05 News DigestShawcroft Road Temporarily Opened

City contractors have completed the temporary installation of a culvert beneath Shawcroft Road, the only entrance to the King’s Grant neighborhood off Ramsey Street. 

The road has re-opened, having been closed for six months. A culvert, which carried a small stream beneath Shawcroft Road, was destroyed when the street collapsed during Hurricane Matthew last October. The City decided to make temporary repairs while awaiting Federal Emergency Management Agency funding to make permanent repairs. Since its original development, King’s Grant has grown to a community of 3,000 residents and 600 homes. A popular public golf course is also on the grounds. City Engineering and Infrastructure Director Rob Stone said Shawcroft Road will remain open for at least two months while a final decision is made on whether to install a permanent culvert or a bridge over the stream. That process is set to begin in June.

Fort Bragg’s All-American Division

America’s Guard of Honor is observing its 100th anniversary this year. The 82nd Airborne Division was constituted as part of the U.S. Army National Guard in August 1917 to support America’s entry into World War I.  

The division rose to international acclaim during World War II and has long been recognized as the most celebrated military unit in American history. The Fort Bragg division, commanded by Maj. Gen. Erik Kurilla, is often referred to as the nation’s Global Response Force, although the GRF designation is officially given to one of the 82nd brigades and placed on standby duty for a year at a time. The 82nd’s Third Brigade is currently assigned the responsibility of being prepared to “mobilize, load and land anywhere in the world in less than 36 hours,” as outlined in its mission statement. “We are trained, prepared and ready to go,” said 82nd spokesman, MSgt. Daniel Bailey.

The Hurley Pots

About 30 years ago the city of Fayetteville added to the Downtown ambiance by placing dozens of large, black landscaping pots along the sidewalks. They were not universally accepted at the time, and were named after then-Mayor Bill Hurley.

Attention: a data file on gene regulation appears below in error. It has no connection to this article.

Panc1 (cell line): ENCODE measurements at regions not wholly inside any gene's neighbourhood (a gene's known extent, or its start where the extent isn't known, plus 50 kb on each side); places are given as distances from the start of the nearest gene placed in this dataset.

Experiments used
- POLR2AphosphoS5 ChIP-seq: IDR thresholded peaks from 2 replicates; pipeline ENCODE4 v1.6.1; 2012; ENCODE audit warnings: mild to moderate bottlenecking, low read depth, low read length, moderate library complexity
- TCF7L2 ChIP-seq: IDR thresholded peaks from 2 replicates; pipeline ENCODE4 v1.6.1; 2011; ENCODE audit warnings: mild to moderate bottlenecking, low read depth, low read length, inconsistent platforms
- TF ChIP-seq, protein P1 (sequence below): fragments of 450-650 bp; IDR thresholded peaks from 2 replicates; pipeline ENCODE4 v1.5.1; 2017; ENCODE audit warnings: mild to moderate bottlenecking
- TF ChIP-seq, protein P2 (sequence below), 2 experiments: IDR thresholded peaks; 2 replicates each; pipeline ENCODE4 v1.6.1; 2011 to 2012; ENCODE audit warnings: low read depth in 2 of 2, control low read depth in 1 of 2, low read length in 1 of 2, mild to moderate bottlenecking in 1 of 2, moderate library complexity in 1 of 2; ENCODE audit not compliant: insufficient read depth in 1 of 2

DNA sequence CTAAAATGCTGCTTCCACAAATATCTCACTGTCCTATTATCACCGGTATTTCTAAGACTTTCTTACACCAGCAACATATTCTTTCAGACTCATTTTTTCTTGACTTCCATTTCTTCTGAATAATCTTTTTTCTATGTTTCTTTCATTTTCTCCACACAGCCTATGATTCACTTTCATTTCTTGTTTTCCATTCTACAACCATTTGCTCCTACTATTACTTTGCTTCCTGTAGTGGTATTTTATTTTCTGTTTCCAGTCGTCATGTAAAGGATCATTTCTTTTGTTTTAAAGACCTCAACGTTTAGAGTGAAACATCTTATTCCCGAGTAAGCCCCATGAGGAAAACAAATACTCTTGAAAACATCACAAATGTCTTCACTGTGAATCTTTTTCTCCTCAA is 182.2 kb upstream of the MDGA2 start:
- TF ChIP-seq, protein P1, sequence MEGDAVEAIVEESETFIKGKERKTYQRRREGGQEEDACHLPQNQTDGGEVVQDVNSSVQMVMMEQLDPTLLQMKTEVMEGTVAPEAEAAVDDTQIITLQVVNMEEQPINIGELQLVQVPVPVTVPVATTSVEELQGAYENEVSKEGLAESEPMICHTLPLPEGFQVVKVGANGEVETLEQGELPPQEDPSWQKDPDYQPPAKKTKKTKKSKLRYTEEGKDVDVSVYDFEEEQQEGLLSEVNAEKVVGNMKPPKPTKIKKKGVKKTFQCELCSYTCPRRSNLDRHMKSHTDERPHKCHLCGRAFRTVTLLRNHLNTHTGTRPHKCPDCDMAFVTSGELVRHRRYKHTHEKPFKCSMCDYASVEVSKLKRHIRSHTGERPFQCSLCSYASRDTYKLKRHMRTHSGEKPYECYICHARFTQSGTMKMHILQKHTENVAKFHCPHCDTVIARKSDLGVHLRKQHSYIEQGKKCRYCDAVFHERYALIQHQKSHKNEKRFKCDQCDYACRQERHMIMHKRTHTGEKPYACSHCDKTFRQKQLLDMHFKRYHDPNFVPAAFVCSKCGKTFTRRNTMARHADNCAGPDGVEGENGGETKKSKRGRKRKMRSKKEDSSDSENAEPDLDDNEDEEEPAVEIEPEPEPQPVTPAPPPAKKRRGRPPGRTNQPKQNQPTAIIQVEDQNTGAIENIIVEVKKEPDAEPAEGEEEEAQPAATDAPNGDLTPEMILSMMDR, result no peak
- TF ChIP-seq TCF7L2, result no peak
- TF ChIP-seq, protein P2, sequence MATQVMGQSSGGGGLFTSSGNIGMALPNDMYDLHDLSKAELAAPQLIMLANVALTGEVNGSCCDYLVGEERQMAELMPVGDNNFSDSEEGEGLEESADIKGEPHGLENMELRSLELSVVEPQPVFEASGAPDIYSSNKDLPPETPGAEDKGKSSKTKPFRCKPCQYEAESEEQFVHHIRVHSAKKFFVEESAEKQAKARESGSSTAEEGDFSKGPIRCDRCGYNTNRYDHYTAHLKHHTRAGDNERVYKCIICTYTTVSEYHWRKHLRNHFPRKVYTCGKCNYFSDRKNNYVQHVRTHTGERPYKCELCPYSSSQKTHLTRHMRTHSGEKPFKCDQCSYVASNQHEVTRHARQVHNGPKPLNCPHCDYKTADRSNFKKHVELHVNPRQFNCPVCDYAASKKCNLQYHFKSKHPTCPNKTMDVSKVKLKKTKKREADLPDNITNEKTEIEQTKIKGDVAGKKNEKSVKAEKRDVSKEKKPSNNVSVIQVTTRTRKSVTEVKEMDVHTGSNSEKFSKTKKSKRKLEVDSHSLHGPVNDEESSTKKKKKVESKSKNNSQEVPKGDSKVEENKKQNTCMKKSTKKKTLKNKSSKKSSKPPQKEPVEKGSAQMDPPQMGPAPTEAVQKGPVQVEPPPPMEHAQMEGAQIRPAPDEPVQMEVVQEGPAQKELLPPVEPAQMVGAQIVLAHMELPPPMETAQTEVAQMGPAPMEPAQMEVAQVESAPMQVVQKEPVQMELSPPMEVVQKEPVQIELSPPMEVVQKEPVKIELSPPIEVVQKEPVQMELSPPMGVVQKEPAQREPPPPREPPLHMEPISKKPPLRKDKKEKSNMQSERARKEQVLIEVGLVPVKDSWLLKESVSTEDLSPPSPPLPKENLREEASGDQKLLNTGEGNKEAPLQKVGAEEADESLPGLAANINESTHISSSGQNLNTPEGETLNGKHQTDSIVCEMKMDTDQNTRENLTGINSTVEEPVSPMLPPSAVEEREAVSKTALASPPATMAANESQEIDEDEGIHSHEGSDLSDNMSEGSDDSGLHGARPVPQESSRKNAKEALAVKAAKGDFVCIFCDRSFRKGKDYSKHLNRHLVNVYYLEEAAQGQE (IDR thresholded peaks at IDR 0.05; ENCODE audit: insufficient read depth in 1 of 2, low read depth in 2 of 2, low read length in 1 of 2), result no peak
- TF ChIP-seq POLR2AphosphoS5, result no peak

Maintenance of the Hurley pots was not kept up, and the flora planted in them died. For years, the pots were neglected. But, as Downtown began to flourish, various local residents took a renewed interest in the pots. Seasonal flowers and plants designed to survive in the large cast iron containers were planted. For the first time, this spring, Fayetteville Technical Community College’s Horticulture Department agreed to freshen them. April 18 was designated planting day, and FTCC horticulture students went to work replanting 100 Hurley pots. 

FTCC Honored Again

Fayetteville Technical Community College is in the top five large two-year colleges in the nation when it comes to digital education. The Center for Digital Education ranks FTCC fourth in its 12th annual survey of how community colleges use technology to improve services to students, faculty, staff and the community at large. Colleges surveyed indicated that mobility devices and app support is their top priority in the coming year, followed by website redesign/updates, cybersecurity tools and digital content and curriculum. The survey revealed that 54 percent of colleges offer professional development courses on how to use mobile apps for instruction. CDE is a division of e.Republic, the nation’s only media and research company focused exclusively on state and local government and education.  

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